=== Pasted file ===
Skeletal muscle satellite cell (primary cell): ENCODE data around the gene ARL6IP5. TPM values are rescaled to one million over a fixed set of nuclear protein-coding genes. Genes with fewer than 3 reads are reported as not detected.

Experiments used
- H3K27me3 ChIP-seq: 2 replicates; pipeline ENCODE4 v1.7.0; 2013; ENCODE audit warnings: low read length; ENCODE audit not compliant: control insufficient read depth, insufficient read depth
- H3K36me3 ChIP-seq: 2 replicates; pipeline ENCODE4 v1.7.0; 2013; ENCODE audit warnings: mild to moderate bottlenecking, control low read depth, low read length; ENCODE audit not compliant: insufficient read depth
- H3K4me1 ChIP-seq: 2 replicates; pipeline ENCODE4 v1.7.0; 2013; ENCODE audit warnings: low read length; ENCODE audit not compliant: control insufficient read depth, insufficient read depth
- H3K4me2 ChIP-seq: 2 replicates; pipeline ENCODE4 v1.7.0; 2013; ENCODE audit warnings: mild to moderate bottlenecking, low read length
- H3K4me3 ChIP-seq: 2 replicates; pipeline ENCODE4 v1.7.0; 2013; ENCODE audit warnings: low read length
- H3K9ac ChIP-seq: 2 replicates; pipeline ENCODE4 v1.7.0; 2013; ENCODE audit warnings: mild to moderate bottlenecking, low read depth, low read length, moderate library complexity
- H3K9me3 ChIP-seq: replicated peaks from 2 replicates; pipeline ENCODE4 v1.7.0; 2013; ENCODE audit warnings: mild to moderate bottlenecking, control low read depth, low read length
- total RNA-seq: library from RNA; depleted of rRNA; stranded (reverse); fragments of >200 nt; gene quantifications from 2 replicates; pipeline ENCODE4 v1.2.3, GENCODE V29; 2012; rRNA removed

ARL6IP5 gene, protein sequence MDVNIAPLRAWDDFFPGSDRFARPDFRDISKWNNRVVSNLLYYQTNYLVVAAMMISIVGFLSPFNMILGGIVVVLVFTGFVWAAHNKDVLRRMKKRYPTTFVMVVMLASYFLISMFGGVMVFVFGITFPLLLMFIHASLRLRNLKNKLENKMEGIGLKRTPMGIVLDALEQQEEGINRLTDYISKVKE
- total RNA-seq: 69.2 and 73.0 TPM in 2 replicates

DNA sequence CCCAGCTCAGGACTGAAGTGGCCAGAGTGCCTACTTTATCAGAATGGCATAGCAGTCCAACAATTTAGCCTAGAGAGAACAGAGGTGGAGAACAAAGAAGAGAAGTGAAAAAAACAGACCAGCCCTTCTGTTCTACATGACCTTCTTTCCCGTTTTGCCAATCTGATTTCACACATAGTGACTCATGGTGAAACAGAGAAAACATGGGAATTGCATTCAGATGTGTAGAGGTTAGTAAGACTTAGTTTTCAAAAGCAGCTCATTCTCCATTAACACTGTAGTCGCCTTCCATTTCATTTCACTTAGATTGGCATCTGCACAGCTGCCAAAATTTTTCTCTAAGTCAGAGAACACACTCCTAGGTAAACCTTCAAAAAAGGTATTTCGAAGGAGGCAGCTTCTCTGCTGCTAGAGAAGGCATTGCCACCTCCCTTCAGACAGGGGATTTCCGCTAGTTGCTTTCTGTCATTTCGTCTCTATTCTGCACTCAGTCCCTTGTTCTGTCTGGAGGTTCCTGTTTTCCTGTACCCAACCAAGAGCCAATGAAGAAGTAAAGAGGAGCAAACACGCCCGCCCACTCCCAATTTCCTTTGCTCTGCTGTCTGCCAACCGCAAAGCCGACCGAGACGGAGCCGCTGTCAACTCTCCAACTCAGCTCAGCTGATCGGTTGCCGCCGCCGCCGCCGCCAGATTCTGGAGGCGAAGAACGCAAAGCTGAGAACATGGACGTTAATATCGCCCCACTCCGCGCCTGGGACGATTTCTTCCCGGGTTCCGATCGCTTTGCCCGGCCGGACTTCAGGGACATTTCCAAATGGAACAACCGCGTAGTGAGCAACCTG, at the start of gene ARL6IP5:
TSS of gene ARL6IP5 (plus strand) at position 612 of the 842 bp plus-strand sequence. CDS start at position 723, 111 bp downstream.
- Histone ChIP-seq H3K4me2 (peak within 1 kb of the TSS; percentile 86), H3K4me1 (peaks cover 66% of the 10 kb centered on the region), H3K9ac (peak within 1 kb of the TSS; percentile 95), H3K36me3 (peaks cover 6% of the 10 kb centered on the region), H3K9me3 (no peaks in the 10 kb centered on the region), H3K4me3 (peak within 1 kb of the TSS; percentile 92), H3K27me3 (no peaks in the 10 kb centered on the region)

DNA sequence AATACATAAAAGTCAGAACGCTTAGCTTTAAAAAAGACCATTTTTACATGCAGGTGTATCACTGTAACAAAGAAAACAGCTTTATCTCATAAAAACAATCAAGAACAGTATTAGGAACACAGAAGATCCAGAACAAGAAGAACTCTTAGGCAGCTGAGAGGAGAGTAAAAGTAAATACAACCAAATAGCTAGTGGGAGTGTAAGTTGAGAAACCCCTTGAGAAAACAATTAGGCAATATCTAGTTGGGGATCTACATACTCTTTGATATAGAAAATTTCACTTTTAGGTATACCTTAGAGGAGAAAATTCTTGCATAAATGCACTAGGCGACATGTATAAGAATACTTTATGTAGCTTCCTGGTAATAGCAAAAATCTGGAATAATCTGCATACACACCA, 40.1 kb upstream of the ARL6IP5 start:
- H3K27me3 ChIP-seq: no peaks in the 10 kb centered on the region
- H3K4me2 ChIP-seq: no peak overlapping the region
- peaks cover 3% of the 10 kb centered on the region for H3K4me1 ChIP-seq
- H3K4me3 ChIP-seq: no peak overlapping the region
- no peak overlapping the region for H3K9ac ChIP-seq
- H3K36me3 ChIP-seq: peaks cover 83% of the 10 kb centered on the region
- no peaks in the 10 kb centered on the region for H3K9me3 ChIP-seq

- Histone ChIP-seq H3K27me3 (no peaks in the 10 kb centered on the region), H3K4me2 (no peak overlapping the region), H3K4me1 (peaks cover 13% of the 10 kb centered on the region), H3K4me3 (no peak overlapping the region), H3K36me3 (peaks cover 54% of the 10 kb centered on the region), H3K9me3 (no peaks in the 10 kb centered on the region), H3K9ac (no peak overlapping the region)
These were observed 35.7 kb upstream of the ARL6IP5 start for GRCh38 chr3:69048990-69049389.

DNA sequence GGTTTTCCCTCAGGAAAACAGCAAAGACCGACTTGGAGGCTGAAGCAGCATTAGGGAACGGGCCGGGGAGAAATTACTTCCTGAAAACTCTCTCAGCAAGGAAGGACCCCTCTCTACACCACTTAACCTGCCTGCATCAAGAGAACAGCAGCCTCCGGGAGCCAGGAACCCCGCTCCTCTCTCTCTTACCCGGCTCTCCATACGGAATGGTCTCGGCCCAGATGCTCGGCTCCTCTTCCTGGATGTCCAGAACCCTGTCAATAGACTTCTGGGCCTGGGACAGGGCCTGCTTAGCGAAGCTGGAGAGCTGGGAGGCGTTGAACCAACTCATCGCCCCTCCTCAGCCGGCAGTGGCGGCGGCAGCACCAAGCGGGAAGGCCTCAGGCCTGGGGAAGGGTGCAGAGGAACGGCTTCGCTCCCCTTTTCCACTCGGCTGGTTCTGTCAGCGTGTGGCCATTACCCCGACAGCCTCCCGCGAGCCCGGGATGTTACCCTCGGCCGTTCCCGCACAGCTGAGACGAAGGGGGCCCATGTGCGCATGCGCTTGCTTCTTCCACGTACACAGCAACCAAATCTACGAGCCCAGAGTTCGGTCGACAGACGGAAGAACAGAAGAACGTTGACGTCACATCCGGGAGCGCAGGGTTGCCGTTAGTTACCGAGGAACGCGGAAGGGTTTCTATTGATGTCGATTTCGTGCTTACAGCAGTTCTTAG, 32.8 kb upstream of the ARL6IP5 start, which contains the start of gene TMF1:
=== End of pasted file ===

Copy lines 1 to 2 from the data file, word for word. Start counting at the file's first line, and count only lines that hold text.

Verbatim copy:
Skeletal muscle satellite cell (primary cell): ENCODE data around the gene ARL6IP5. TPM values are rescaled to one million over a fixed set of nuclear protein-coding genes. Genes with fewer than 3 reads are reported as not detected.

Experiments used